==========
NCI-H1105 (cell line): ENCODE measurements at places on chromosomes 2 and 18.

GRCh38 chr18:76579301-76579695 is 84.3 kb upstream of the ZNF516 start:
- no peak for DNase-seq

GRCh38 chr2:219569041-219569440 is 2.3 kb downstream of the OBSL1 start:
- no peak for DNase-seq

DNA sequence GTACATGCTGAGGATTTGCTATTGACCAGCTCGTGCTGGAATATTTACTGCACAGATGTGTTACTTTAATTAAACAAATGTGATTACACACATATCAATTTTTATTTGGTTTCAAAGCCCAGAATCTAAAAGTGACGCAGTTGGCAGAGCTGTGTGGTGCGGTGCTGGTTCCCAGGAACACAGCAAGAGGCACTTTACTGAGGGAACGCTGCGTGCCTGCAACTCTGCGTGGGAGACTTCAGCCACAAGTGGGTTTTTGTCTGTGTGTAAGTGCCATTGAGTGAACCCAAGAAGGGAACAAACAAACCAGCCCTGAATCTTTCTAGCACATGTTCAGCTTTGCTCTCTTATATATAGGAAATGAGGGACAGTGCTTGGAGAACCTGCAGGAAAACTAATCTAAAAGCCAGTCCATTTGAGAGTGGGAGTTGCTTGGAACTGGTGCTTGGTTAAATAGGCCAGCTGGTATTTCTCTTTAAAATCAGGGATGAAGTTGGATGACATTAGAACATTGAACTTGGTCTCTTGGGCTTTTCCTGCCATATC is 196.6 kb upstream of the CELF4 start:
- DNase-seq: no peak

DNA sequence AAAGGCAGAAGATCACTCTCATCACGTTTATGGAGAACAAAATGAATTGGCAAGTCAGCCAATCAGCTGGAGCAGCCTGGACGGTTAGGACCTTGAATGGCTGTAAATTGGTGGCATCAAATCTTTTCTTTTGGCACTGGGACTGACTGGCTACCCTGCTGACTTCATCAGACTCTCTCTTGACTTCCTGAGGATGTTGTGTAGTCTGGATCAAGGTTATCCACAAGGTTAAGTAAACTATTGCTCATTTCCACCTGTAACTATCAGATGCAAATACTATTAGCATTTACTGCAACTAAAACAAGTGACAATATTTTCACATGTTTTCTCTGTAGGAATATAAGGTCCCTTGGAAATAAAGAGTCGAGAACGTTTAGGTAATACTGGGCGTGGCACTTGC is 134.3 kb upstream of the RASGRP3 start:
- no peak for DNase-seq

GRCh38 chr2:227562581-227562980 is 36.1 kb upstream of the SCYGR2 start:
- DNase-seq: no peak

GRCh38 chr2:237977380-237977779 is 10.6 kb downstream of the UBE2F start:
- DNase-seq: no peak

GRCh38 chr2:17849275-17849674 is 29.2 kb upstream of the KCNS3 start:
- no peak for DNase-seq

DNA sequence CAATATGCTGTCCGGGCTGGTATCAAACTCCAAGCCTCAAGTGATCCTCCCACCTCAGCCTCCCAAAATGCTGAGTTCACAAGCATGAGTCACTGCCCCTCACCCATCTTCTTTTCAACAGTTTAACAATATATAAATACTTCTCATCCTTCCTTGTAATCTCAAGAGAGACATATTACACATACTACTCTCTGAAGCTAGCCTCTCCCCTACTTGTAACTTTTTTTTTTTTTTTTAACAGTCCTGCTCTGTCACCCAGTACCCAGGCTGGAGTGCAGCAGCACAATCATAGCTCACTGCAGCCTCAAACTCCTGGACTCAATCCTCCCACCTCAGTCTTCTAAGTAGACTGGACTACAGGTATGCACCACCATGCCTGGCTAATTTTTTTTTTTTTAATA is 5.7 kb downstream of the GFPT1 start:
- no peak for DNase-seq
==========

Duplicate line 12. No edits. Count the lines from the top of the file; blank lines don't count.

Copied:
GRCh38 chr2:237977380-237977779 is 10.6 kb downstream of the UBE2F start: